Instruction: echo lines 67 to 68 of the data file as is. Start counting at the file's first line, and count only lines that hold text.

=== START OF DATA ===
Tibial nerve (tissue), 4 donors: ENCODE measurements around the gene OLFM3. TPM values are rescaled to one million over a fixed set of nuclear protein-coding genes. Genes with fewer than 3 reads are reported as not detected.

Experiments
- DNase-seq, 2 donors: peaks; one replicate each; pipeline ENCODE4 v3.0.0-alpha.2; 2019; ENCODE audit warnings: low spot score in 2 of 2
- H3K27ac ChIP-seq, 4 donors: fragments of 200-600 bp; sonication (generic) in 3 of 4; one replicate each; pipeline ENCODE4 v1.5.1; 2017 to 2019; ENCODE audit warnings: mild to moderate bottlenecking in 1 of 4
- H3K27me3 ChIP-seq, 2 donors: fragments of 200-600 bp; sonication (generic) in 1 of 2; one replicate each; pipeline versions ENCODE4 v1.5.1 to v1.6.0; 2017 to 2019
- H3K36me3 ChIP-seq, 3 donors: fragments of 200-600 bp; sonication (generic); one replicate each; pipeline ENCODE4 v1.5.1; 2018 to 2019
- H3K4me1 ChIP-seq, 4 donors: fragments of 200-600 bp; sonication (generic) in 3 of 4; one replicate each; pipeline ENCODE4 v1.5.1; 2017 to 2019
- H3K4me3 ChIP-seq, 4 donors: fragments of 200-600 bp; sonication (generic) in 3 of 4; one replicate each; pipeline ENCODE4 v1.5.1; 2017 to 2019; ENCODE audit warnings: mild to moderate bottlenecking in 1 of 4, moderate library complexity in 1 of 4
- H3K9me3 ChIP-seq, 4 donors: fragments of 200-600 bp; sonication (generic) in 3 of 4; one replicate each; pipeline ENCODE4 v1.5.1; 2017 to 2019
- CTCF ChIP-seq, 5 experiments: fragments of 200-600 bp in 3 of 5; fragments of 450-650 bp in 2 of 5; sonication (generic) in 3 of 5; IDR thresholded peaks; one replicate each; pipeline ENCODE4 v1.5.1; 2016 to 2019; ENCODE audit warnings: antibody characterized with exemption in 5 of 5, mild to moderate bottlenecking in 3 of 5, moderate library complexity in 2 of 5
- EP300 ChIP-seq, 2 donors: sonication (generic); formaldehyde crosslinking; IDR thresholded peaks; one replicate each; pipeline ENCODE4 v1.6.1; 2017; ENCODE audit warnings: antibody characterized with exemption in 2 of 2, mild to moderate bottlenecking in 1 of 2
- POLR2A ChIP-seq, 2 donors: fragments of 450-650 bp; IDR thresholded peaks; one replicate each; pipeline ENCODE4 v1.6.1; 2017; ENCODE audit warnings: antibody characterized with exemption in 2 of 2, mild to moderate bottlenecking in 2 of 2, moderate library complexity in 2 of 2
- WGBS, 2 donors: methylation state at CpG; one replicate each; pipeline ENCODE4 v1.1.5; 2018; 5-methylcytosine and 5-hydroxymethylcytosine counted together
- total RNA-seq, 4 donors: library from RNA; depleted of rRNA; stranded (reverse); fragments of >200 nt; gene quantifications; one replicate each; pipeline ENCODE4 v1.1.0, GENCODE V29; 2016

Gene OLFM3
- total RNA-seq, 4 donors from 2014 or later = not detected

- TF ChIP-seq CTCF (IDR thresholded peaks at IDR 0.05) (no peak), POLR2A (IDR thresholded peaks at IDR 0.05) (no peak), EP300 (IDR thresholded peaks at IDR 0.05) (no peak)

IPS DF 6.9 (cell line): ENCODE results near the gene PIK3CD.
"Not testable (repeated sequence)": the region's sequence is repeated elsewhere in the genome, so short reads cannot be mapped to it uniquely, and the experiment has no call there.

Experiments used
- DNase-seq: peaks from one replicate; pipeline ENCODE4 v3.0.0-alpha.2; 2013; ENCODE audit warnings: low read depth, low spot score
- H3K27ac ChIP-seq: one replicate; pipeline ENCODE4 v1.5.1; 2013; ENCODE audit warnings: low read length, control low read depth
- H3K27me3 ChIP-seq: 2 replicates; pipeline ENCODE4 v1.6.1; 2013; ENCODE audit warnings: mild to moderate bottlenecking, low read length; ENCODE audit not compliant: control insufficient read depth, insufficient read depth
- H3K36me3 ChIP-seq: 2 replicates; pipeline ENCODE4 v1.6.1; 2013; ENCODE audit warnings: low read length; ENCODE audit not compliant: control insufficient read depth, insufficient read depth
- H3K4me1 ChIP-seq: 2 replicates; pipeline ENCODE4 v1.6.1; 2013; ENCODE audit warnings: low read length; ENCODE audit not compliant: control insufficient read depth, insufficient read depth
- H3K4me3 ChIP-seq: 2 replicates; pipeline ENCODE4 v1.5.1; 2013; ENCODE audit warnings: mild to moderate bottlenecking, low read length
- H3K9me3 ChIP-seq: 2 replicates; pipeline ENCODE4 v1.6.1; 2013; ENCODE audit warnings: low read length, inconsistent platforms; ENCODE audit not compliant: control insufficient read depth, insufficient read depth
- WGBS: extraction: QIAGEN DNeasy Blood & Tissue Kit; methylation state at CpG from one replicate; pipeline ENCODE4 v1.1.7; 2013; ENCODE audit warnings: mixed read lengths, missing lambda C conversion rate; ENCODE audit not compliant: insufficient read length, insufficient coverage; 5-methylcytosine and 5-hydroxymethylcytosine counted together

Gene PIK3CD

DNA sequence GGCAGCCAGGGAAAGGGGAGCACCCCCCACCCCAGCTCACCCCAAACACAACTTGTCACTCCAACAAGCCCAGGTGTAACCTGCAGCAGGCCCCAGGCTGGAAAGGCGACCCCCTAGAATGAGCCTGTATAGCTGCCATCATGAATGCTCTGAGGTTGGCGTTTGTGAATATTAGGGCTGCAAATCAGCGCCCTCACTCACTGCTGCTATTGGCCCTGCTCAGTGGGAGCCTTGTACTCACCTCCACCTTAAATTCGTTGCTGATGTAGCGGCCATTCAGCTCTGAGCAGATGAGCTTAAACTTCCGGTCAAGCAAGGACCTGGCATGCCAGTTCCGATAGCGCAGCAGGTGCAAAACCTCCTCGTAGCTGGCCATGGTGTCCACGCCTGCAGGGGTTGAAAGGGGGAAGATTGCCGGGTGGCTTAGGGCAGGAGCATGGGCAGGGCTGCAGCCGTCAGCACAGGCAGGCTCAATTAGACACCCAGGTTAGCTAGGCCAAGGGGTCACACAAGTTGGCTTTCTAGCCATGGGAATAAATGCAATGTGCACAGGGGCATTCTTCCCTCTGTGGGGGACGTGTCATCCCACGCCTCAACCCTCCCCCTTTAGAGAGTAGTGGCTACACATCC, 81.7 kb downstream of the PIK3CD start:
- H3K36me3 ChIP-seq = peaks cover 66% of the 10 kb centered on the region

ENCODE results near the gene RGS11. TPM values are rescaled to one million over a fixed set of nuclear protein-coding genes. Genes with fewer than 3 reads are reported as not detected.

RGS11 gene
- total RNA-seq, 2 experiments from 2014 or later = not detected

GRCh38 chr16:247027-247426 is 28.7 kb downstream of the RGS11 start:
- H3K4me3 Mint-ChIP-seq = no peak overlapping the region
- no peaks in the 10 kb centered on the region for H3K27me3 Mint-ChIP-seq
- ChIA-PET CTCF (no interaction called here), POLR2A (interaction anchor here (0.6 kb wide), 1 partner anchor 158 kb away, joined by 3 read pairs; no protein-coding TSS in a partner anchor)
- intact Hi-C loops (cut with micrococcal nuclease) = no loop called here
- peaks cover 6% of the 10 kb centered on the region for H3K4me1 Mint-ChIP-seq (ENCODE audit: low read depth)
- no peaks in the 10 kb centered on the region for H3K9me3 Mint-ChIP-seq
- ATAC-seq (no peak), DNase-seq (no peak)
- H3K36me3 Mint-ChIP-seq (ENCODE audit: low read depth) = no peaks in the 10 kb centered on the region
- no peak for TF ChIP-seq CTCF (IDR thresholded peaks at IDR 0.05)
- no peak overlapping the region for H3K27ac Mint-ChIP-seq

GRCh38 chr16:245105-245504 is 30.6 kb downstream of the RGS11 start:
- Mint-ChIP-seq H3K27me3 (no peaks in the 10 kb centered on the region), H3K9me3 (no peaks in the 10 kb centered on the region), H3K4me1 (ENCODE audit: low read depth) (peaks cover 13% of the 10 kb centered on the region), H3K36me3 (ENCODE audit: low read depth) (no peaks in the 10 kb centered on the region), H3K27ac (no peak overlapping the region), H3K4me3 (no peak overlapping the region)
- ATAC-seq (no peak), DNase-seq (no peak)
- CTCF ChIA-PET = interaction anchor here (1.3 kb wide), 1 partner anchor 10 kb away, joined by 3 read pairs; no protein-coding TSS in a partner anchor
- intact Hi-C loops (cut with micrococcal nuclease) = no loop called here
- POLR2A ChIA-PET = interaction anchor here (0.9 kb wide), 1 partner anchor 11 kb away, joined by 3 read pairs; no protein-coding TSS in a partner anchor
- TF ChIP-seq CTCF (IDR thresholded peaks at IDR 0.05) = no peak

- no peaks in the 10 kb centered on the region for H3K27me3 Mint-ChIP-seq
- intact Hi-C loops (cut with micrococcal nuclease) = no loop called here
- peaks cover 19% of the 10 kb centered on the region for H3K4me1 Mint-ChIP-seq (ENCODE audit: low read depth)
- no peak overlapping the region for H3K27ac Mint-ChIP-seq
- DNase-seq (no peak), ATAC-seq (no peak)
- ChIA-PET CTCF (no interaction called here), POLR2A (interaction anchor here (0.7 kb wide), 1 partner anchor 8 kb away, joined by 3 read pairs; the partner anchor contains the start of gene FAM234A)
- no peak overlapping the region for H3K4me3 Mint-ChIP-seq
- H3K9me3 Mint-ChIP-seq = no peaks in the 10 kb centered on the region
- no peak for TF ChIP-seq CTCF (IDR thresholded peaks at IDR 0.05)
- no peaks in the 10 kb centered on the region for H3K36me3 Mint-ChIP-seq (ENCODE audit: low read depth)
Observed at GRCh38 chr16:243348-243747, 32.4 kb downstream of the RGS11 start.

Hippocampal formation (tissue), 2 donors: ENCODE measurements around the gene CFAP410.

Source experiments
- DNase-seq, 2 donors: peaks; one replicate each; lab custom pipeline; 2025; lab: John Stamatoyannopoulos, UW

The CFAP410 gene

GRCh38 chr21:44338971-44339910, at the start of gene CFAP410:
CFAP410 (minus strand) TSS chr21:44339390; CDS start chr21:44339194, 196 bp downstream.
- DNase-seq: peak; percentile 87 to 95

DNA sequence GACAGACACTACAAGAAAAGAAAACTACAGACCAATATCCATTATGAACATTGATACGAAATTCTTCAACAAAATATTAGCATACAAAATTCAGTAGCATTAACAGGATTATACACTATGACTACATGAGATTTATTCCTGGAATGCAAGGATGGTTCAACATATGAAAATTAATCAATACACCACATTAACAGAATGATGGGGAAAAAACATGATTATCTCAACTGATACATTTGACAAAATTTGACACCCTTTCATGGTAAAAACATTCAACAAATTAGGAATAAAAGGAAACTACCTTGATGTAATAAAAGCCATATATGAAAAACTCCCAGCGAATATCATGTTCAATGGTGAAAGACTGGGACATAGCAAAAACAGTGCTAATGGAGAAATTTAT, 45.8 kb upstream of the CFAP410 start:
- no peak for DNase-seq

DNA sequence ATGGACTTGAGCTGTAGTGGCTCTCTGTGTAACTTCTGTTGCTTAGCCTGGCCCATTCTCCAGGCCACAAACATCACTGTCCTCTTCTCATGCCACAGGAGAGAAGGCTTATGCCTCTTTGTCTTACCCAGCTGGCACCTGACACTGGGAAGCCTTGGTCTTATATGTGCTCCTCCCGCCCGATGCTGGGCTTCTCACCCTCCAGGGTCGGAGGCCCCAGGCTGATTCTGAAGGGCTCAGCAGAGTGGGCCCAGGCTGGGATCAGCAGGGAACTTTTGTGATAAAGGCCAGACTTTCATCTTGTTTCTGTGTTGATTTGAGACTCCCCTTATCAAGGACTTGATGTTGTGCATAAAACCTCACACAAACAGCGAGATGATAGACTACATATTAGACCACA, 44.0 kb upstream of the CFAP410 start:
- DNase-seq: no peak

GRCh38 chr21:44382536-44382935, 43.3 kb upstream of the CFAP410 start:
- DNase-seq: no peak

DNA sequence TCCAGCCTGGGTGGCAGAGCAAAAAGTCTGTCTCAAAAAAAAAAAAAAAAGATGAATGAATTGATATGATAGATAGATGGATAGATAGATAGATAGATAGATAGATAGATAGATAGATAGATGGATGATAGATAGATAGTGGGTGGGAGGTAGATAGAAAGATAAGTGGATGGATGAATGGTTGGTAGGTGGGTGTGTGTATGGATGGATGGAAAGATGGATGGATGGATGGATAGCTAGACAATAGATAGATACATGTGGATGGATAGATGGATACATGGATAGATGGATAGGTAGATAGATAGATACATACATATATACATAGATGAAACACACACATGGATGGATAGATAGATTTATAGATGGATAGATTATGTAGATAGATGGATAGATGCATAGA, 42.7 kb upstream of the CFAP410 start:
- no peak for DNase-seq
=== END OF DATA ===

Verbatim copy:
The CFAP410 gene

GRCh38 chr21:44338971-44339910, at the start of gene CFAP410: